David Bourget (Western Ontario)
David Chalmers (ANU, NYU)
Rafael De Clercq
Ezio Di Nucci
Jonathan Jenkins Ichikawa
Jack Alan Reynolds
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Philosophia 39 (4):615-635 (2011)
We show that the contemporary debate surrounding the question “What is the norm of assertion?” presupposes what we call the quantitative view, i.e. the view that this question is best answered by determining how much epistemic support is required to warrant assertion. We consider what Jennifer Lackey ( 2010 ) has called cases of isolated second-hand knowledge and show—beyond what Lackey has suggested herself—that these cases are best understood as ones where a certain type of understanding , rather than knowledge, constitutes the required epistemic credential to warrant assertion. If we are right that understanding (and not just knowledge) is the epistemic norm for a restricted class of assertions, then this straightforwardly undercuts not only the widely supposed quantitative view, but also a more general presupposition concerning the universalisability of some norm governing assertion—the presumption (almost entirely unchallenged since Williamson’s 1996 paper) that any epistemic norm that governs some assertions should govern assertions—as a class of speech act—uniformly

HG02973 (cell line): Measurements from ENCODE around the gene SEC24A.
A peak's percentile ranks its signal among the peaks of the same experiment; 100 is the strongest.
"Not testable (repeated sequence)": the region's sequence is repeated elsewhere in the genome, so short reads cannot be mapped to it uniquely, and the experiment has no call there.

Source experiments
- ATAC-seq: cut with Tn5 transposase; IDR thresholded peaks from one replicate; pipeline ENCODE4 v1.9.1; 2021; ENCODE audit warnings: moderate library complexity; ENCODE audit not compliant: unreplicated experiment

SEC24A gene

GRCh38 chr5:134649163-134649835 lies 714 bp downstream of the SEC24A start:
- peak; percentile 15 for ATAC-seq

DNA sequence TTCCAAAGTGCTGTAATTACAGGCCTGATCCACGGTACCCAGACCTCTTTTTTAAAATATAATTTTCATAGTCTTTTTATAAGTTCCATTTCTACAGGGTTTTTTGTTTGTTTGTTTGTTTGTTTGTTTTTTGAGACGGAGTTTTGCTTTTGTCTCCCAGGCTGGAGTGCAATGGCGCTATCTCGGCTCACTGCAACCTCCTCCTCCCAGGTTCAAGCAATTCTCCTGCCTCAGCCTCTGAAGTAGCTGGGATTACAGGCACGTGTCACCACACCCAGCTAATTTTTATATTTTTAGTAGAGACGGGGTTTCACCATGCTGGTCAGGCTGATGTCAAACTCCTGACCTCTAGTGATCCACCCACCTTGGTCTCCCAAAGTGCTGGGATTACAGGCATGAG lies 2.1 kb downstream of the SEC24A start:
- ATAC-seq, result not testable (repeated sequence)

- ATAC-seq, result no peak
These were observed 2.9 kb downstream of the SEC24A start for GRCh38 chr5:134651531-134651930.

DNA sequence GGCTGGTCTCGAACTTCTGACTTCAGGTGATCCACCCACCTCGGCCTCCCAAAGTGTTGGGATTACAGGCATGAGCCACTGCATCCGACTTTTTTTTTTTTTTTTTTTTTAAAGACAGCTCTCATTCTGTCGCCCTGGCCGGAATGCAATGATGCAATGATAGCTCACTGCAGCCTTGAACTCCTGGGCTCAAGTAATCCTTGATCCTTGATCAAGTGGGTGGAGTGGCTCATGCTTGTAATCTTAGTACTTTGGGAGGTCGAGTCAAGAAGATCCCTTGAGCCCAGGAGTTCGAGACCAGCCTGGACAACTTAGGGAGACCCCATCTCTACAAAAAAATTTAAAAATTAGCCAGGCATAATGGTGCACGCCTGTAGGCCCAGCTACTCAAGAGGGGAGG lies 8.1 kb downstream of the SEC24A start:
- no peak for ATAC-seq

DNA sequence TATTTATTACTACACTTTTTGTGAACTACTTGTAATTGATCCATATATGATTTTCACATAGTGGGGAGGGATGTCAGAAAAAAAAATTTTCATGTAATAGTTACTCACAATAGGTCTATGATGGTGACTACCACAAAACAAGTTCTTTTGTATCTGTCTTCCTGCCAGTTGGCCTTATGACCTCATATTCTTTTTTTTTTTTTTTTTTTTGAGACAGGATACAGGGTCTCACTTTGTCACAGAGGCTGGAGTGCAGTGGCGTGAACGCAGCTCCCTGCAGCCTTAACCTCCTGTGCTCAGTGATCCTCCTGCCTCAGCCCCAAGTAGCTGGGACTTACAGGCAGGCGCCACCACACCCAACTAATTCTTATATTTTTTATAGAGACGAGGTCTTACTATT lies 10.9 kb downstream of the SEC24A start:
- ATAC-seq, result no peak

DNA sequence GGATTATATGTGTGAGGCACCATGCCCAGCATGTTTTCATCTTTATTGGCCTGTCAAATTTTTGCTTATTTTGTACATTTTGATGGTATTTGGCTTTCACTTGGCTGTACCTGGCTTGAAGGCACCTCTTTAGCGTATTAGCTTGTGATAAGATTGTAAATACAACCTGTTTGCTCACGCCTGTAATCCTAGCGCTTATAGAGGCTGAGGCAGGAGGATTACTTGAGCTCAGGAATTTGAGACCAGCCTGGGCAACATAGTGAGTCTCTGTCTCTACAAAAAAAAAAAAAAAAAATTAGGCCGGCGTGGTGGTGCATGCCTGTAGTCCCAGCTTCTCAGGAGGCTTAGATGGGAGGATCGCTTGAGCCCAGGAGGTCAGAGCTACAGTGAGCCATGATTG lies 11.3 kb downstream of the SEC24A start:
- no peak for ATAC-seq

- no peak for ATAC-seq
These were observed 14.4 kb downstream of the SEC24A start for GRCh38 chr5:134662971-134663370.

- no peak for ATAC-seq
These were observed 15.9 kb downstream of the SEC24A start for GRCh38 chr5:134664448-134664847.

|Keywords||Assertion Norms Understanding Justification Knowledge|
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References found in this work BETA
John Hawthorne (2003). Knowledge and Lotteries. Oxford University Press.
Jason Stanley (2005). Knowledge and Practical Interests. Oxford University Press.
Timothy Williamson (2000). Knowledge and its Limits. Oxford University Press.
Duncan Pritchard (2010). The Nature and Value of Knowledge: Three Investigations. Oxford University Press.
Jonathan L. Kvanvig (2003). The Value of Knowledge and the Pursuit of Understanding. Cambridge University Press.
Citations of this work BETA
Matthew A. Benton (2016). Expert Opinion and Second‐Hand Knowledge. Philosophy and Phenomenological Research 92 (2):492-508.
Mikkel Gerken (2014). Same, Same but Different: The Epistemic Norms of Assertion, Action and Practical Reasoning. Philosophical Studies 168 (3):725-744.
J. Adam Carter, Martin Peterson & Bart van Bezooijen (2016). Not Knowing a Cat is a Cat: Analyticity and Knowledge Ascriptions. Review of Philosophy and Psychology 7 (4):817-834.
Philip J. Nickel (2013). Testimonial Entitlement, Norms of Assertion and Privacy. Episteme 10 (2):207-217.
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